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Anasuya: A compassionate mind

Word Anasuya is composed of two Sanskrit words – ana and asuya. Ana is a negative prefix which means absence and Anasuya means absence of jealousy. She is a compassionate woman.

Anasuya is a daughter of sage Kardam who is a son of the creator and Devahuti who is a daughter of the progenitor. It is said that one can expect the wholesome fruits out of a pure seed. Character of Anasuya is an example of such wholesome fruit. She has a brother, sage Kapila who is also her teacher. She also has eight sisters who are all married to eminent sages.

Anasuya is married to sage Atri. Sage Atri is credited with composing large portion of Rig Veda. Anasuya is regarded as a chaste woman. A chaste woman is someone with a sense of oneness. With her oneness with a revered sage like Atri who has composed hymns to Agni, Indra, Marut, Mitra-Varun, Anasuya is also powerful in her own right. The tales about Anasuya narrate that she makes tree grow fruits, brings river to the earth during a drought and also, she is able to grant life and undo curses.

In spiritual text, Anasuya is revered for her compassion. Compassion is a sympathetic consciousness. Sati Anasuya gains consciousness through her meditation. With her sense of oneness (tadatmya) she feels connected with everything around her which makes her sympathetic. Eventually her sympathetic consciousness helps her to change things around her.

There is a famous story about Anasuya which tells us about her sympathetic consciousness. Anasuya is known for her chastity. Three goddesses Laxmi, Parvati and Saraswati also want to know the secret of her chastity. For that, they request their husbands to test her chastity. The divine trinity goes to Anasuya in the disguise of sages and asks for Nirvana Bhiksha, which means that she should serve them naked.

At first Anasuya is perplexed with this strange condition. She is at a dilemma between her duty to her guests and her husband.  A dilemma that Anasuya faces between her duties to towards two different stakeholders is the dilemma which all of us face in our life. However, Anasuya is innovative in her thoughts while finding the solution to her dilemma. She meditates and with her sympathetic consciousness turns the trinity into six months old babies and feeds them with motherly affection. The trinity turns into three headed son popularly known as Dutta.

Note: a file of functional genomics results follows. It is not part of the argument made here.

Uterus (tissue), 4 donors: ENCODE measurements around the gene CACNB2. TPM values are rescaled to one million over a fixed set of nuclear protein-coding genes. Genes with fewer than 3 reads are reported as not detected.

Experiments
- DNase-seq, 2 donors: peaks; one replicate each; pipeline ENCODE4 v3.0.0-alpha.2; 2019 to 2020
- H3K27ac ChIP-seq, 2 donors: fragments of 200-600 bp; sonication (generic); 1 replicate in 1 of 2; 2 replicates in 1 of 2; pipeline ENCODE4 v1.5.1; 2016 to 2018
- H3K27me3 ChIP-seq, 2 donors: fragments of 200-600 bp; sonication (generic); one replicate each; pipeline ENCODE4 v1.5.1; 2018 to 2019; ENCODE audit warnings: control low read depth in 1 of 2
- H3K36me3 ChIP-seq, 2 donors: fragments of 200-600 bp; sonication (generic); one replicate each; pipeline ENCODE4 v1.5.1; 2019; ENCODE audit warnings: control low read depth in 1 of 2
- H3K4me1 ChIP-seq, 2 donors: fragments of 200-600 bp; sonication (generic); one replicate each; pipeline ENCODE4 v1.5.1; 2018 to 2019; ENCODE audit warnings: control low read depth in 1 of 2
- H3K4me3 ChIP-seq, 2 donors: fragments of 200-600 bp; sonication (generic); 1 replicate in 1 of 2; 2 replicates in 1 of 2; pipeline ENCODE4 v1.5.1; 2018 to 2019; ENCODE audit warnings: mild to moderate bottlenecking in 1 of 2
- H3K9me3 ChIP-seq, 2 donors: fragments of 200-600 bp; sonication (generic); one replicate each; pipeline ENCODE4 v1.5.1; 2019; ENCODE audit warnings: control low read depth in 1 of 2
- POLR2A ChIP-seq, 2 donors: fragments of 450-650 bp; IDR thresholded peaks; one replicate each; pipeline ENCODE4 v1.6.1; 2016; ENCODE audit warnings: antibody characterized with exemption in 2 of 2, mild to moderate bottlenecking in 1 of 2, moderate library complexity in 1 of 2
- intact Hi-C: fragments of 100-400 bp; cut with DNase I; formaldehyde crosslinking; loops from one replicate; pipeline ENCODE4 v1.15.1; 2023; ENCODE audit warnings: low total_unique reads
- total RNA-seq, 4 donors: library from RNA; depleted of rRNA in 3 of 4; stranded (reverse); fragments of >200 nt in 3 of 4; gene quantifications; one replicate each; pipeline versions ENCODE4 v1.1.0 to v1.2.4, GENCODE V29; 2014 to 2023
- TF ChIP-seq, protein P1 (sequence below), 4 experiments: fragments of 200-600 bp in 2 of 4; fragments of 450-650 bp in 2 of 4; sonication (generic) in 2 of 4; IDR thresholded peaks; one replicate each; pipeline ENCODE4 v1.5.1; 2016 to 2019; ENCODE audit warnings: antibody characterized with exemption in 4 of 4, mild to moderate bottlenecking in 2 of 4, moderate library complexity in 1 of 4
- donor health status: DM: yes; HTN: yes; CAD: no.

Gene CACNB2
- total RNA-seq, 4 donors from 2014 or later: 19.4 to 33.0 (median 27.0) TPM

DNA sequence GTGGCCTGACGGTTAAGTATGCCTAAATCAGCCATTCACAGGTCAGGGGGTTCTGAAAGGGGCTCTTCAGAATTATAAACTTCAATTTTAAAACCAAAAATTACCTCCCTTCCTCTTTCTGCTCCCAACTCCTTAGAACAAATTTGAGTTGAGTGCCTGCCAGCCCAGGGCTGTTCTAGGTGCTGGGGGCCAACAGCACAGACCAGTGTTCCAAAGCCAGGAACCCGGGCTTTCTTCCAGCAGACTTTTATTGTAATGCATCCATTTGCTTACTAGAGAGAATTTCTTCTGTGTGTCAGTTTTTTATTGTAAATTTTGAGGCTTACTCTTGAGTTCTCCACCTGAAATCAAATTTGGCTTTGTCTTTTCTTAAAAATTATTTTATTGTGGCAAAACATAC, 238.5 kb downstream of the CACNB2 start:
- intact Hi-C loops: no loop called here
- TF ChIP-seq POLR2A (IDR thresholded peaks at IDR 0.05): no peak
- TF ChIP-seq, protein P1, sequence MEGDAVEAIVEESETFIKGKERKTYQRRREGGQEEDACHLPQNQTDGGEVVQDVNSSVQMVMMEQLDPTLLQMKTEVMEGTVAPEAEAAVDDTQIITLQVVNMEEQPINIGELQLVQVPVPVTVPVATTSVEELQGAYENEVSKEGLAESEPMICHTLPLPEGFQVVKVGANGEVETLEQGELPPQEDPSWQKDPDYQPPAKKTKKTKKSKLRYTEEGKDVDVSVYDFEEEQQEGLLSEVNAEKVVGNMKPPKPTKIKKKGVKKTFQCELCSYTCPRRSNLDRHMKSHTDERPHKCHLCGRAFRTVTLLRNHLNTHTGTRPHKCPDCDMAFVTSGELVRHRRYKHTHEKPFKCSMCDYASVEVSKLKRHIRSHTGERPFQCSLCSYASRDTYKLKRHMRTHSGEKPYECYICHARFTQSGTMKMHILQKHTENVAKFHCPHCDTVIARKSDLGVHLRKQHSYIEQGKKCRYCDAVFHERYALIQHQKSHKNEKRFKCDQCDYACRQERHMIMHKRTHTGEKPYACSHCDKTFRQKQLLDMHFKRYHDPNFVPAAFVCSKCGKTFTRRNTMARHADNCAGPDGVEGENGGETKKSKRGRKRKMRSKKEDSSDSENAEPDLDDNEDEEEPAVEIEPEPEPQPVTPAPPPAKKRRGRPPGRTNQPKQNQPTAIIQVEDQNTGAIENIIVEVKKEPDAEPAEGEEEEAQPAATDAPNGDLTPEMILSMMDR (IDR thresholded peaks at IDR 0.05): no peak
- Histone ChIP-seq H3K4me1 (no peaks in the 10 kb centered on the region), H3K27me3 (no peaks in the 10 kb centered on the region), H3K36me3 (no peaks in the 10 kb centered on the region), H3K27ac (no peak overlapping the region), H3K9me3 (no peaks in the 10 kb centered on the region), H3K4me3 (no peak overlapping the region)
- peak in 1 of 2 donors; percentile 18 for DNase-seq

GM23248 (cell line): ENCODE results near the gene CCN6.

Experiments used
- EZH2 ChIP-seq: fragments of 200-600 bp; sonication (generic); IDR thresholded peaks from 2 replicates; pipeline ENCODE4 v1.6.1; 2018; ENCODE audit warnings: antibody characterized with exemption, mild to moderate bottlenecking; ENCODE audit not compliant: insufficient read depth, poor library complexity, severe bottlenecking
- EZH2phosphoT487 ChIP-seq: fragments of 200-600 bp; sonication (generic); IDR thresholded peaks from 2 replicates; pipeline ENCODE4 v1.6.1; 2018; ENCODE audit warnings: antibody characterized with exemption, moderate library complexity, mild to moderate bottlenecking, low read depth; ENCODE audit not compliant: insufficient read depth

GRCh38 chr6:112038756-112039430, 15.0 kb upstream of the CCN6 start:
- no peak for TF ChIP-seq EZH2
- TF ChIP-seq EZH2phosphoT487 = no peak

In this story Anasuya not only gifts the world with an embodiment of trinity but also gifts us threefold mantra to change the world – ‘accept, connect and change’. At first, she is perplexed with a strange condition, but she accepts it, with her meditation she connects and then she changes the things the way she wants through her sympathetic consciousness. So, if we want to change anything around us a story of Anasuya teaches us that if we want to bring a change, we need to first accept the situation, connect with people and then we are able to change the things. And then what comes with that change is a gift to the world. Word ‘Dutta’ means given or a gift. Spiritually, Dutta is known as a savior in the current times. In nutshell a threefold mantra ‘accept, connect and change’ is a precious gift to the society and the change brought through the use of this mantra would ultimately help us in uplifting our society.

Anasuya plays a short but important role in the epic Ramayana. Anasuya lives with her husband in a small hermitage on the border of Chitrakut forest. Ram, Laxman and Sita visit during their exile to the hermitage of sage Atri and Anasuya. Sita’s meeting with Anasuya and their following discussion is a crucial turning point that prepares Sita for an ordeal she faces later in her life. During this visit Anasuya tenders Sita with mother’s love and revises with her the key lessons for a successful womanhood, the way a mother does with her daughter. Sita is in her blooming youth when she meets Anasuya. During her visit Anasuya shares with her a secret of eternal beauty. Most importantly, Anasuya shares a secret of oneness with Sita. A secret of oneness given by Anasuya helps Sita during her abduction by Ravana and subsequent solitary confinement. During this difficult time Sita is able to seek oneness with Ram. Through a story of Ramayana, we see Sita emerging as a strong character, actually modeling the teachings of Anasuya through her thoughts and actions that makes her an extraordinary woman.

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